Lessons From Bosnia
Editor's Column
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Fyodor A. Lukyanov

Russia in Global Affairs
National Research University–Higher School of Economics, Moscow, Russia
Faculty of World Economy and International Affairs
Research Professor;
Valdai Discussion Club
Research Director


SPIN RSCI: 4139-3941
ORCID: 0000-0003-1364-4094
ResearcherID: N-3527-2016
Scopus AuthorID: 24481505000


E-mail: [email protected]
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The arrest of Radovan Karadzic, who bears a significant portion of
responsibility for the horrors of the civil war in Bosnia, is an
appropriate ending to his political career. There are no grounds to
portray the former president of Bosnian Serb republic as a victim
of circumstances; he is getting what he deserves. But the event
itself leads to painful reflections about what has happened up to
now in the global arena.

Carl Bildt wrote in «Peace Journey: The Struggle for Peace in
Bosnia,» published in 1997, about his own participation in the
Bosnian settlement and his opposition to dividing up Bosnia along
ethnic lines. Bildt claimed that the politics of ethnic division in
Bosnia would have immediately had consequences for the region and
Europe as a whole, namely attempts at new partitions and ethnic
cleansings. The author explained that blood began to pour forth in
the Balkans when the poison of nationalism with its demands for
divisions and ethnic cleansing penetrated into a locality that was
inherently a cultural mosaic.

Several years later, these lessons were either forgotten or
consciously ignored. In the case of Kosovo, leading Western powers
decided to be governed by a reverse logic: that joint cohabitation
of Serbs and Albanians makes no sense. It’s simpler to fulfill
Kosovars’ aspirations for self-determination, even if it
contravenes existing law.

The great global powers officially acknowledged their inability
to create a «civil» nation based on the rule of law and tolerance.
Instead, the primitive principles of blood ties, raw power and the
suppression of one group and support of another predominated.

During the nightmare of the Bosnian war at the end of the 20th
century, Europe helplessly watched as medieval barbarity raged in
its own backyard. It also demonstrated the inability of the
European Union and NATO to undertake coordinated actions and rise
to new challenges. Bildt wrote about this very issue, and he called
on the Europeans to develop a single foreign policy and security
policy. He also appealed to NATO to transform itself into a
politically flexible organization.

But things turned out differently. The EU did not move toward
political consolidation. On the contrary, now almost any serious
international decision leads to a split among member countries.
NATO learned a moral lesson from the Bosnian tragedy, but this did
not help the organization become more effective. Instead, NATO
simply relied on its military power, which was demonstrated in the
Yugoslav bombing campaign of 1999.

The fear of a new wave of slaughter in Europe pushed the West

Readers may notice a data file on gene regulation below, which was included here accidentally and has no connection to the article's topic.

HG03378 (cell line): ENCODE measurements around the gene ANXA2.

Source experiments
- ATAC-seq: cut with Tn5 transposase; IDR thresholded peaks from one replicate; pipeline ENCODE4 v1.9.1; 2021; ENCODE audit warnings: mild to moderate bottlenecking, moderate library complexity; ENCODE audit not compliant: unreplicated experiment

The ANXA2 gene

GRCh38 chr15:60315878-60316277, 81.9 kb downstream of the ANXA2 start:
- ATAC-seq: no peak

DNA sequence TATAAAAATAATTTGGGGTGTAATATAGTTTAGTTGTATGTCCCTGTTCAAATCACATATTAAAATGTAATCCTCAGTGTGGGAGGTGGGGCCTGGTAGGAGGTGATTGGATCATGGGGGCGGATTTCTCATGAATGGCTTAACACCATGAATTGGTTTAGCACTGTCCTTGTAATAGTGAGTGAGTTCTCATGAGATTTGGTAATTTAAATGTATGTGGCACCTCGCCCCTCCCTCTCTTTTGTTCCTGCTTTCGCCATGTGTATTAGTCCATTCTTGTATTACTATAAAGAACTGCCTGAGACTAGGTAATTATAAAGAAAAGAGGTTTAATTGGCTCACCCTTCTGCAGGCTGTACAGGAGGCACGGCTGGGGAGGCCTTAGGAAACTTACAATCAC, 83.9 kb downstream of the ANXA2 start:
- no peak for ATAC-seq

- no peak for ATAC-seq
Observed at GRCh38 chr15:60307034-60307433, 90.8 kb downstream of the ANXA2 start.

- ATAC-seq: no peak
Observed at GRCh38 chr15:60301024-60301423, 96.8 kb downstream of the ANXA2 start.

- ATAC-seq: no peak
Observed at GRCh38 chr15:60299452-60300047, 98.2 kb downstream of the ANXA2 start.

toward the illegal use of force. And one illegal action led to
others. If humanitarian motives were present in the case of
Yugoslavia, the Iraq campaign from the outset was built on lies and
manipulations. As a result, liberal interventionism became morally
bankrupt. The borderline between the use of force for good and for
selfish interests turned out to be very fine. It has been a long
time since the lofty concepts of freedom and democracy were abused
and twisted in such a cynical way.

During the Bosnian war, European and U.S. politicians were
justifiably criticized for their inability to halt the
bloodletting. But to be fair, the intense diplomatic efforts did
not stop for a single day, and the leading powers made every
attempt to put a stop to the military actions and find a political

In comparison with that period, today’s politicians seem lazy,
disinterested and arrogant. For example, not one of the outside
powers that were active in the prolonged talks on the status of
Kosovo demonstrated any creative approach, nor an honest attempt to
find a solution.

In addition, the United Nations war crimes tribunal was
established during the Bosnian war to punish officials for their
role in carrying out the most serious war crimes. Fifteen years
later, the high-minded idea of «supranational» retribution for
atrocities has been tarnished. The tribunal did not succeed in
punishing the main guilty parties (if we don’t consider the death
of former Serbian President Slobodan Milosevic in his cell as a
judicial verdict), but the trial of low- and mid-level Serbian
participants in the conflict smacks of political bias against the
Serbs. This bias undermined the faith in the very principle of
supranational justice.

The 1990s brought a surge of hopes, new ideas and notions about
a more just world order. These attempts were not successful — or
you could even argue they led to the opposite result. Today’s
egoism in international affairs is in many ways the consequence of
false expectations of the recent past.

Karadzic must undoubtedly answer for his actions. But what about
the other guilty parties, including those who today are convinced
of their right to judge others?

| The Moscow